Series: How to Stay in Conversation With the “Other Side”

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As a conversation space for justice in the Christian Reformed Church, the Do Justice blog seeks to encourage people to have conversations around justice. But how do we stay in dialogue with people who strongly disagree with us on an issue we are passionate about, especially when that issue affects the lives of people in very tangible ways? How do we foster conversation with people that we disagree with on an issue they are very passionate about and that also affects people’s lives in very real ways? How do we have these conversations on social media, which adds another dimension to our disagreement?

During this Do Justice series we will be hearing from people who because of the nature of their jobs, the things they are passionate about, or the people they interact with have had a lot of experience answering those questions. We hope that this series will give us some guidance and advice to begin to answer those questions. Above all, we hope that this series will help you stay in conversation in constructive ways that honor and respect the image of God in those you disagree with and in the people affected by the issues you are talking about.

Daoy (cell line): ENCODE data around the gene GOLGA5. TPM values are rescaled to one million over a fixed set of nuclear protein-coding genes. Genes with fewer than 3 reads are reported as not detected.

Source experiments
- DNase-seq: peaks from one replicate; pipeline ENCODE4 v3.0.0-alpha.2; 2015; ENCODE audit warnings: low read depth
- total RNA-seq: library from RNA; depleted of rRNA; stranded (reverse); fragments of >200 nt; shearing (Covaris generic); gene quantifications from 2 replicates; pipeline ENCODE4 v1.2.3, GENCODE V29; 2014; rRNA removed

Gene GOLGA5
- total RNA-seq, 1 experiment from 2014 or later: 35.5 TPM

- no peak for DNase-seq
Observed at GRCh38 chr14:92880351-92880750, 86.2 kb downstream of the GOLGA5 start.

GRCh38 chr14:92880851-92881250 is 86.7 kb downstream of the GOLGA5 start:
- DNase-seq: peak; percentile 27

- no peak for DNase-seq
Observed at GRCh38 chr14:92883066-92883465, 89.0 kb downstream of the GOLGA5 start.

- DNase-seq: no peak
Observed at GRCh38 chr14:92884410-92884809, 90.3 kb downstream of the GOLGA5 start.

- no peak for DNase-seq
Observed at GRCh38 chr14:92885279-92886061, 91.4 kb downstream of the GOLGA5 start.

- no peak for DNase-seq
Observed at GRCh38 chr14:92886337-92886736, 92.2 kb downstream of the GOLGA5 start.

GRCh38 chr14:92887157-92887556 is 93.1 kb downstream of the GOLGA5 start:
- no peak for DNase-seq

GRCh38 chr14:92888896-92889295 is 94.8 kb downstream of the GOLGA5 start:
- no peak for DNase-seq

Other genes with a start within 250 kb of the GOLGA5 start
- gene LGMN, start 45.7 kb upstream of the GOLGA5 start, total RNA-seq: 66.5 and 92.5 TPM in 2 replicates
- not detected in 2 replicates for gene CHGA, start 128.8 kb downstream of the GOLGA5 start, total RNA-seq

Will you make a personal commitment to respectful dialogue, especially for this year's Christian Reformed Church Synod gathering? To make your commitment public, and to encourage others to follow your lead, tweet or share a Facebook post with the hashtags #CRCsynod and #CRClistens

Check out the series posts here

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Community Builder

As I read this post, Danielle, I wondered whether the Do Justice blog had turned on "commenting" to allow responses to its blog postings.  I wondered that because your first sentence referred to Do Justice as a "conversation space," implying or even just stating it is a two way communications resource.

I would respectfully suggest that the first step to "encourage people to have conversations around justice" is to turn on the conversation function.

In today's media environment, blogs are not conversation sites unless they allow commenting.  Sans commenting, they are really propoganda sites for the views of whoever controls the site (OSJ in this case I believe).  Hence, even the Banner allows commenting, which in turn generates a goodly amount of genuine, constructive conversation, even if among "people who strongly disagree."

So what is the obstacle to persuading OSJ to allow actual conversations on Do Justice?

Guide

Happy to respond to that, Doug. You are actually currently participating in one of the ways we do commenting on Do Justice--through The Network. We post Do Justice articles quite regularly on The Network, and will be posting every single article from this series. OSJ staff are very active on The Network responding to comments. We also post every single Do Justice article on the OSJ Facebook page and about one article per week on the Christian Reformed Centre for Public Dialogue's Facebook page. (By the way, Do Justice is a joint project of the OSJ and the Centre for Public Dialogue, a CRC ministry in Canada.)